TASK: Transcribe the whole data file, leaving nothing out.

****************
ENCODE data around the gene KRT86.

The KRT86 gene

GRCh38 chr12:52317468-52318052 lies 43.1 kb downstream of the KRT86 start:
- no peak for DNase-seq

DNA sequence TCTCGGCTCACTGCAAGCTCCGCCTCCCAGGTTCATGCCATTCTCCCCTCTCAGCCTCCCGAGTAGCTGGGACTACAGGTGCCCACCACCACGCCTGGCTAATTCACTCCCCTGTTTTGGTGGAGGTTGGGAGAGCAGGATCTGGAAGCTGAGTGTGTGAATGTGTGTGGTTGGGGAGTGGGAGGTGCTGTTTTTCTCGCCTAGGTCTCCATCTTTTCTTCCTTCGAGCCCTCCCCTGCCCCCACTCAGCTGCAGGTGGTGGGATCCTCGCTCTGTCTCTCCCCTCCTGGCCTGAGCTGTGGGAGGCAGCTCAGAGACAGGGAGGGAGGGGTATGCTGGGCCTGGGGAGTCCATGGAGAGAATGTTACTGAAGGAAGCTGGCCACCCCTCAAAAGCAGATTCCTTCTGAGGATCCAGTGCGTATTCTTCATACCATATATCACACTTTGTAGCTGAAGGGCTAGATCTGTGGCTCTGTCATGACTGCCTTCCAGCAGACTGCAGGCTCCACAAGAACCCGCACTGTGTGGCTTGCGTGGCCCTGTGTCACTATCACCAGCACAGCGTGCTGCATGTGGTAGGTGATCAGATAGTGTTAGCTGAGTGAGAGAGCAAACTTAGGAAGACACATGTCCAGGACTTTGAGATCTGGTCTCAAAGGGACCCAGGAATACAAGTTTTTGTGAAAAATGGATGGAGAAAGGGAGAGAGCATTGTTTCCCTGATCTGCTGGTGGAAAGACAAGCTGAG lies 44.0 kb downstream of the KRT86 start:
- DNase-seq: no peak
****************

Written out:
ENCODE data around the gene KRT86.

The KRT86 gene

GRCh38 chr12:52317468-52318052 lies 43.1 kb downstream of the KRT86 start:
- no peak for DNase-seq

DNA sequence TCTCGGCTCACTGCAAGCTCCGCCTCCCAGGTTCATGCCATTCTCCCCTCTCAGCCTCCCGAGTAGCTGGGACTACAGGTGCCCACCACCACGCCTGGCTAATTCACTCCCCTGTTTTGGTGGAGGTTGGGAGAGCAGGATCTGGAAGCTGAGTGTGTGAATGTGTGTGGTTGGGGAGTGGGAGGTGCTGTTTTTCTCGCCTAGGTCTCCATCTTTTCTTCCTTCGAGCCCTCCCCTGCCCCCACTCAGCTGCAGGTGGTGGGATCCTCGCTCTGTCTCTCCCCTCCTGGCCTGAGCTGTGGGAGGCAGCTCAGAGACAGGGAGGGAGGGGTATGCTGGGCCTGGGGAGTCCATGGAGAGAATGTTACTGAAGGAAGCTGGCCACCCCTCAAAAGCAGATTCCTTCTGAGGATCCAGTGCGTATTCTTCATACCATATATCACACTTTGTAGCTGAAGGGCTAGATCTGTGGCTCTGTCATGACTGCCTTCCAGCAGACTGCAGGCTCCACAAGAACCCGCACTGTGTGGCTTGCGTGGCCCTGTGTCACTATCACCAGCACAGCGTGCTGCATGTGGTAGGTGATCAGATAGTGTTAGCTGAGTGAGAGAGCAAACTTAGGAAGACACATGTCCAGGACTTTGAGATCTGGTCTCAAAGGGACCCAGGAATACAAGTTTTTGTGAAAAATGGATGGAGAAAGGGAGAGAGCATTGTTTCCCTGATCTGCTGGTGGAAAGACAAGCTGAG lies 44.0 kb downstream of the KRT86 start:
- DNase-seq: no peak